MONTVILLE, NJ – In the wake of former Montville Township elementary school teacher and convicted sexual predator Jason Fennes’ sentencing, a bill is making its way through the New Jersey legislative process because Montville Township Mayor Jim Sandham wanted predatory teachers to no longer be protected by the privacy system.

“Some parents brought their concerns about [Fennes] to me, and I sent them to the police, who later referred them to the County Prosecutor’s Office,” Sandham told TAPinto Montville. “We realized that the Butler School District had passed him off to our district, and after he resigned from our district, a few months later he was employed in a private school. That was not acceptable to me.”

Sandham brought his desire for a way to prevent predators from simply finding new districts to state Assemblyman Jay Webber (R-26).

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“Jim’s advocacy for Montville and its children were a genesis of this legislation,” Webber said.

Webber said he initially spoke with law enforcement officials to see if that approach should be taken, but he didn’t make much headway.

“The bill I have proposed is largely modeled on a Pennsylvania version used for educators, and  New Jersey legislation used for healthcare providers,” Webber said.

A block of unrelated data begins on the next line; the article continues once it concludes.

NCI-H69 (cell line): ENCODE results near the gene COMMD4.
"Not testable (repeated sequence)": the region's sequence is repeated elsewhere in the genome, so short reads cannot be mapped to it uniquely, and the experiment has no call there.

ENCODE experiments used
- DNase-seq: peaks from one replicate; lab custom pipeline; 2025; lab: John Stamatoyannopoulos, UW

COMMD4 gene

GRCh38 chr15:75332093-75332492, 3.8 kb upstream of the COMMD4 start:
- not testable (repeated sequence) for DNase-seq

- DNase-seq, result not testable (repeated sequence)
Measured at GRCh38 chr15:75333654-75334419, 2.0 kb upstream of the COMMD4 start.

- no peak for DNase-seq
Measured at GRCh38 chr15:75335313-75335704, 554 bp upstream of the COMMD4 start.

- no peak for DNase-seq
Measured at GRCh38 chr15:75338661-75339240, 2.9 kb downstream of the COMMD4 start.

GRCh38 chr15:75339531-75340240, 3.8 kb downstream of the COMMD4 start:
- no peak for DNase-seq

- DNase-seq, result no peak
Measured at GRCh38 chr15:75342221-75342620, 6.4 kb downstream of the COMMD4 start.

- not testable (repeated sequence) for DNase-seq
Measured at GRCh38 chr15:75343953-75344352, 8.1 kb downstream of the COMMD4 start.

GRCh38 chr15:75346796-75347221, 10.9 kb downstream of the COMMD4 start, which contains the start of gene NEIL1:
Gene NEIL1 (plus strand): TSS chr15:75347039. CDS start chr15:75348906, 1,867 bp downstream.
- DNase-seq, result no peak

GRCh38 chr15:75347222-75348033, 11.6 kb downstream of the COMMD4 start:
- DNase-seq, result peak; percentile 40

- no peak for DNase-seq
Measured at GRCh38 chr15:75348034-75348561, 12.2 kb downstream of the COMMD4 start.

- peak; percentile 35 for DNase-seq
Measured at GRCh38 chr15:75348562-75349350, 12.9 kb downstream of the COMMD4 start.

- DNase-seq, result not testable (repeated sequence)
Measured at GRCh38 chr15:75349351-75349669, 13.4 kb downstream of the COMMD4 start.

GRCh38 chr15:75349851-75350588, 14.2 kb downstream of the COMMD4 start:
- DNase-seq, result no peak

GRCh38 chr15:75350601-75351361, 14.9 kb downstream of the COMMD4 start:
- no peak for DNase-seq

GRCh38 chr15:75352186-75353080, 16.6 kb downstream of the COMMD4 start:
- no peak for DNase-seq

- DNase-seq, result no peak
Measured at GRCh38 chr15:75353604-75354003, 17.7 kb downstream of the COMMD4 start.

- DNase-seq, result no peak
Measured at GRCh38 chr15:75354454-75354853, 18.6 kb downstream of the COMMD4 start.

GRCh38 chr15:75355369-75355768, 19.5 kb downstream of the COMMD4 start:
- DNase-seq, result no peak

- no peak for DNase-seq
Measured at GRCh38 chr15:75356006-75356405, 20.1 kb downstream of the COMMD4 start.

“Jim has been been very persistent about following up. He has been eager to see progress because his town was personally affected by the issue,” Webber said.

The bill, A4442, was introduced in the legislature in December of 2016 and was referred to the state’s Assembly Education Committee. It “requires school districts, charter schools, and contracted service providers to review employment history of prospective employees to ascertain allegations of child abuse or sexual misconduct and includes penalties for certain willful violations,” according to the legislature website. Further, it protects districts from lawsuits for providing the information to other districts. The bill was also introduced into the state Senate by Senators Anthony Bucco and Joseph Pennacchio.

At the end of December, USAToday published an article presenting the results of its year-long investigation into abusive teachers landing new jobs in the classroom. Webber said it underscored to him that “we took the right approach.”

Montville Township Superintendent of Schools René Rovtar said, “Last week we received a copy of the proposed bill. The Montville Township Board of Education is generally supportive of legislation that protects students. After reviewing and discussing the bill, the board had a number of concerns with it. There appear to be some ‘loopholes’ that would undermine the intent of the bill to protect students from sexual predators. We have communicated these concerns to Assemblyman Webber in the hope that he might be able to address them.”

Still, Sandham is hopeful for the bill’s prospects, and hopes the Montville Township Committee and Board of Education will adopt resolutions in support of the bill and forward them to county and state legislative leaders.

“It is the culmination of personal lobbying for more than two years,” Sandham said. “This is the single most important thing I have done in my 13 years of public service and probably my life to date.”